Tank Battle: North Africa

By James Tanaleon 26 Mar 2013 0

Certain names and places stand out when talking about World War II: The Desert Fox. The Second Battle of El Alamein. Operation Torch. Conjured are images of dust plumes trailing behind the steady advance of heavy armour. Some of the most celebrated generals of both sides of World War II echo through the blasted wastes of the Libyan and Egyptian deserts: Rommel, Patton, and Montgomery. Hunted Cow's Tank Battle: North Africa attempts to deliver a piece of this epic action to iOS users.

Set up as a tactical and turn-based touch-mobile strategy game where the player commands American or British forces in different scenarios spread out over three levels with several sub-stages within, Tank Battle: North Africa is a fast paced and exciting foray into the strategy genre available for the iPad and iPhone. Using a hexagon-based map system and over two dozen unit types; the player is tasked with accomplishing such tried and true goals such as surviving for a set amount of turns, seeking and destroying an enemy army, or capturing important points on the map. All of this is accomplished on the tan and beige backdrop of the deserts of North Africa.

While the missions themselves can be straight forward in their objectives, the maps offer a plethora of different obstacles and cover. Palm trees, supply depots, barbed wire, minefields, and buildings are just some of the different features of each map. The units themselves are richly-decorated and fully animated. The turrets of your tanks even turn in recognition of incoming fire: a beautiful touch which adds to the level of immersion. Your units feel organic and the fine detail on each moving part is a testament to the enjoyability of this game. Much of the classic hardware of the Second World War is present at the fingertips of the player from M3 light tanks to German Panzer IVs and British Crusader IIs. Understanding the units and which are effective against which adds another layer to the tactical considerations necessary for this game.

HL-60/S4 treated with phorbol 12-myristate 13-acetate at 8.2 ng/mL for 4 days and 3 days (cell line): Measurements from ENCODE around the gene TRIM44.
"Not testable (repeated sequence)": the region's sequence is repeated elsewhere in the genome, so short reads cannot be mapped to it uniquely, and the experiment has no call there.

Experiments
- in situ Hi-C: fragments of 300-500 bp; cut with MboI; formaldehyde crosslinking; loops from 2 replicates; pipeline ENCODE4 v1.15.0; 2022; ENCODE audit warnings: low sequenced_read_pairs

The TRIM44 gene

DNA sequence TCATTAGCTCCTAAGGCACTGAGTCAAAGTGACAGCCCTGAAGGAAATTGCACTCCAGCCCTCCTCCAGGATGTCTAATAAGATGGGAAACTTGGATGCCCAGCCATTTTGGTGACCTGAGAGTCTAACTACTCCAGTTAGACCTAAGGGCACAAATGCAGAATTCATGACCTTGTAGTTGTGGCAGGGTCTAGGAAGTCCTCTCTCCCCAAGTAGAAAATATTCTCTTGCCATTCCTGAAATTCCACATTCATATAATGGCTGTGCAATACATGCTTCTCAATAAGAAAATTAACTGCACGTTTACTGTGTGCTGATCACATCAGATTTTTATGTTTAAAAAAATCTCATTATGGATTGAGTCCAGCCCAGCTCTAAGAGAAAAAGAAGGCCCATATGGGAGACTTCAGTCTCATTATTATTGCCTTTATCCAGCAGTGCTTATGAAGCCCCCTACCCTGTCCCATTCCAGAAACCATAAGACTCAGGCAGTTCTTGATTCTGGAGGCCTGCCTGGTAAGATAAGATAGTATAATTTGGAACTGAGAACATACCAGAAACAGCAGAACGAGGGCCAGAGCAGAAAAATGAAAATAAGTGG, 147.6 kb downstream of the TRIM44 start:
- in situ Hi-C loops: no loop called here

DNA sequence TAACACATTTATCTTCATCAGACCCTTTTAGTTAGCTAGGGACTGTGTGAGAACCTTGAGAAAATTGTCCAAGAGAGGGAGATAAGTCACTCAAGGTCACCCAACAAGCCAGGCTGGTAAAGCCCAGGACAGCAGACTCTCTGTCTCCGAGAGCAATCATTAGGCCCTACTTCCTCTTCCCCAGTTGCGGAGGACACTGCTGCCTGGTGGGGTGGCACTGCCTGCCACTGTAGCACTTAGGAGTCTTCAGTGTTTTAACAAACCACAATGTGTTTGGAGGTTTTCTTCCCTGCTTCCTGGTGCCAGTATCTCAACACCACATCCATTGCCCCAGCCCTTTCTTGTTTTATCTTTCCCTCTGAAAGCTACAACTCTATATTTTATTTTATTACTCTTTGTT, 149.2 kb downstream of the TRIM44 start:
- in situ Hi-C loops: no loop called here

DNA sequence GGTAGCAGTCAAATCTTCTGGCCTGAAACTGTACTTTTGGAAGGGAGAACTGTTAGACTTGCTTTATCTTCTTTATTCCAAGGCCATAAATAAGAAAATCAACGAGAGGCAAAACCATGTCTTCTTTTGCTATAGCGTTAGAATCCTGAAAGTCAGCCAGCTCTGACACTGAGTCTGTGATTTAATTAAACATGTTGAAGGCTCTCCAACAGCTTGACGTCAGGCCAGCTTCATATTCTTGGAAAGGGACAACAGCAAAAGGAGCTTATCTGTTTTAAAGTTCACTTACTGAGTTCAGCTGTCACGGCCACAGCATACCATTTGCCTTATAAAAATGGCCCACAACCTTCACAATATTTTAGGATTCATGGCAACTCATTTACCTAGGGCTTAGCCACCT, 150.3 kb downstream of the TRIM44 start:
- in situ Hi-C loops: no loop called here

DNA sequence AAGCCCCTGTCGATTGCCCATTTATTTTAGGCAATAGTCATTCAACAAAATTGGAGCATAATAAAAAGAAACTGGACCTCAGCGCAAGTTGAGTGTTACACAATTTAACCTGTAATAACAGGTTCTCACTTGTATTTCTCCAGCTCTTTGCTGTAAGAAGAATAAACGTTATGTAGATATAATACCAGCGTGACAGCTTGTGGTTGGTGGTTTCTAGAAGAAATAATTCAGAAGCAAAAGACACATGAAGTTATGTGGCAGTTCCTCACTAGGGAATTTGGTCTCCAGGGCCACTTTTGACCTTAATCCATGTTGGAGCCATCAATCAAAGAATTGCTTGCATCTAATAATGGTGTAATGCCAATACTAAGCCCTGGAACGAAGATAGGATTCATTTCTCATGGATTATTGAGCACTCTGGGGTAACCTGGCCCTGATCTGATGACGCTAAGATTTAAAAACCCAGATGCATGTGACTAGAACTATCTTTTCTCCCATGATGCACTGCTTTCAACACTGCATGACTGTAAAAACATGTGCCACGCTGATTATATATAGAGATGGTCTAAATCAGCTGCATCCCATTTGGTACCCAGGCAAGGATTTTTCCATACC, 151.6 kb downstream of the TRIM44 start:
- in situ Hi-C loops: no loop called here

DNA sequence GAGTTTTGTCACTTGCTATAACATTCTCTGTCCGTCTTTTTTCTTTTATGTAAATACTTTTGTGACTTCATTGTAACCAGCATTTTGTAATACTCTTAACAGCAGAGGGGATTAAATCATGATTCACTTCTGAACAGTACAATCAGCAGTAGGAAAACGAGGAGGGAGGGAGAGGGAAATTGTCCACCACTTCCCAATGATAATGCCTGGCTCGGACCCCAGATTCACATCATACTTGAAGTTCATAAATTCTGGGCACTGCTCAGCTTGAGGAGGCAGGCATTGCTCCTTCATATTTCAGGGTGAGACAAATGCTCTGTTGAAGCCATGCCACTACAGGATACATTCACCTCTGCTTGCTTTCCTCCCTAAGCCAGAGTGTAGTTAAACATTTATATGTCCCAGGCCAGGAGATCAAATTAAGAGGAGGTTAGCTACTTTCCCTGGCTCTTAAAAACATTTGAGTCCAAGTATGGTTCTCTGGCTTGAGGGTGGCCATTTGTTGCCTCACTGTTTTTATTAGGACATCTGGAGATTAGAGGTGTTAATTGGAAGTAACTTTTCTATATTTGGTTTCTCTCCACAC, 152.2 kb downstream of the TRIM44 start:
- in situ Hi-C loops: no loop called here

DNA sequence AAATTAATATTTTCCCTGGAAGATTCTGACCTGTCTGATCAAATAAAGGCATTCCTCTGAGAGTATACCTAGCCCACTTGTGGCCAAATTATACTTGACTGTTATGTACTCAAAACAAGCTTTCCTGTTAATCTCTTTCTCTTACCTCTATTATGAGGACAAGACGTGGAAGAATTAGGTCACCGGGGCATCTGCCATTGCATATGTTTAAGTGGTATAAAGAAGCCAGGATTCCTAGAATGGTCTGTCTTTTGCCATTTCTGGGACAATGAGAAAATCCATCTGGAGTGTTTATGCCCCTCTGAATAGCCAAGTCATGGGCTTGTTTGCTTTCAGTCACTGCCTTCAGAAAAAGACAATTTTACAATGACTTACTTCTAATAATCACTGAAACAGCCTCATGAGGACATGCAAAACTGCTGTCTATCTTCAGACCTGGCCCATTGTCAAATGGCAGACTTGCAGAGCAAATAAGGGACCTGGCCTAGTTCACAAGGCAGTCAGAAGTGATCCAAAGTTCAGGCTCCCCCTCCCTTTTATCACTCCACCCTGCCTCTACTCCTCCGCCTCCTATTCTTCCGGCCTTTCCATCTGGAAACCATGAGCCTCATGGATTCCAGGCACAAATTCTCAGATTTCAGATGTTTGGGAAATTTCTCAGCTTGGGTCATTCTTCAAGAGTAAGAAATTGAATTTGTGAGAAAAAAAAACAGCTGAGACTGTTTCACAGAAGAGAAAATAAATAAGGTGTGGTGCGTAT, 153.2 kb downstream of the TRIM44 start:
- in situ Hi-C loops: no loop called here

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Positioning matters as well and not just in entering buildings or pushing into brush cover. Flanking, especially with tanks, is a real and effective strategic consideration in this visceral battlefield game. Effective damage at flanking maneuvers gives this game an added measure of strategic planning that supplements the considerations behind each of the different unit types. The addition of differing effectiveness of certain units based on experience where veteran units fare better than fresh troops also allows the commander to make the most efficient use of his forces. Learning when to spearhead an assault with your best troops in order to quickly wear down an enemy position while your greener troops take up long range flanking positions to support your main spearhead is a real and fun maneuver to be exercised in some of these missions.

I found the missions themselves personally to be more exciting than some of the others I've played on the iPad in the past. There's nothing like surrounding an enemy Panzer and gunning it down in a relentless forward push. I enjoyed using my troop transports to bypass the main enemy line and set up enfilading fire inside one of the buildings near the enemy encampment. There were plenty of tricks that made it less than simply ?move all of your units and destroy the enemy.? While I did play it in the iPad, I could also see how the simple interface would make this a very viable game on the iPhone as well. I had to keep myself well aware of what kind of units I had and their different attributes such as which were effective at closer range or what could both move and fire on the same turn. Mastering all of these made me a deadly force on the battlefield and just like any good general who values the lives of his men, I became better at not just completing the missions, but completing them with as many of my men alive as possible.